The situation of a lonely sage is indicated here. He remains withdrawn from
the bustle of life, seeks nothing, asks nothing of anyone, and travels through
life unassailed, on a level road. Since he is content and does not challenge
fate, he remains free of entanglements.
A one-eyed man can indeed see, but not enough for clear vision. A lame
man can indeed treat, but not enough to make progress. If in spite of such
defects a man considers himself strong and consequently exposes himself to
danger, he is inviting disaster, for he is undertaking something beyond his
strength. This reckless way of plunging ahead, regardless of the adequacy of
one's powers, can be justified only in the case of a warrior battling for his
This text refers to a dangerous enterprise. The inner power to carry it through
is there, but this inner power is combined with hesitating caution in one's
external attitude. This line contrasts with the preceding line, which is weak
within but outwardly presses forward. Here one is sure of ultimate success,
which consists in achieving one's purpose, that is, in overcoming danger by
This refers to the ruler of the hexagram as a whole. One sees that one has to
be resolute in conduct. But at the same time one must remain conscious of
the danger connected with such resoluteness, especially if it is to be
persevered in. Only awareness of the danger makes success possible.
The work is ended. If we want to know whether good fortune will follow, we
must look back upon our conduct and its consequences. If the effects are good,
then good fortune is certain. No one knows himself. It is only by the
consequences of his actions, by the fruit of his labors, that a man can judge
what he is to expect.
Barbara Hejslip interpretation
You should now to try leave in yourselves, to retire and think of yourselves, about the position. Your behaviour let will be underlined polite, is constrained-friendly. Very trite to you on advantage if in any way you show the respect for the heads. The greater pleasure will be delivered to you with unexpected event which soon will happen. For love affairs time not absolutely suitable. Women, be circumspect in a choice of new friends! Try to not show now big requirements by a life.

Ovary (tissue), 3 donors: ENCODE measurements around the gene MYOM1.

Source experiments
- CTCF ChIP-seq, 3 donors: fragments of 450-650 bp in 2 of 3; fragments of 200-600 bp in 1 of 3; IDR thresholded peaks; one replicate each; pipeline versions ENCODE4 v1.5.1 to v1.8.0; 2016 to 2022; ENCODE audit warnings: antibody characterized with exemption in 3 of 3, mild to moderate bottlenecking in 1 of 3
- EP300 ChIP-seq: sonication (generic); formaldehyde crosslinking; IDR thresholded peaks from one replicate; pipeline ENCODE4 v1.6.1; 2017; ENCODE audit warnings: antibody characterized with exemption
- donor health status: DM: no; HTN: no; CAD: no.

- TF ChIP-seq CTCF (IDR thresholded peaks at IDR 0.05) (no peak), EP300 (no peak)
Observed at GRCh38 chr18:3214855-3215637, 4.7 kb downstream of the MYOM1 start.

38. Polarising (kuí). Opposition
Strife is always connected with the community. Loneliness is more dangerous than hatred.
Inital text of I Ching
Opposition. In small matters, good fortune.
Above, fire; below, the lake:
The image of Opposition. Thus amid all fellowship the superior man retains his individuality.
- Remorse disappears. If you lose your horse, do not run after it; It will come back of its own accord. When you see evil people, Guard yourself against mistakes.
- One meets his lord in a narrow street. No blame.
- One sees the wagon dragged back, the oxen halted, a man's hair and nose cut off. Not a good beginning, but a good end.
- Isolated through opposition, one meets a like-minded man with whom one can associate in good faith. Despite the danger, no blame.
- Remorse disappears. The companion bites his way through the wrappings. If one goes to him, how could it be a mistake?
- Isolated through opposition, one sees one's companion as a pig covered with dirt, as a wagon full of devils. First one draws a bow against him, then one lays the bow aside. He is not a robber; he will woo at the right time. As one goes, rain falls; then good fortune comes.
There is no clear understanding of what the good is and what harm? Until you understand, you will stagnate or fail. The differences are everywhere: there is no coordinated work; the initial idea contradicts the ultimate goal. There is misunderstanding among the relatives. Junior need advice of senior, otherwise there may be dangerous errors. Intervention of a wise man, head is necessary. Success is possible only in small and insignificant things.
This hexagram is composed of the trigram Li above, i.e., flame, which burns
upward, and Tui below, i.e., the lake, which seeps downward. These two
movements are indirect contrast. Furthermore, LI is the second daughter and
Tui the youngest daughter, and although they live in the same house they
belong to different men; hence their wills are not the same but are
When people live in opposition and estrangement they cannot carry out a
great undertaking in common; their points of view diverge too widely. In
such circumstances one should above all not proceed brusquely, for that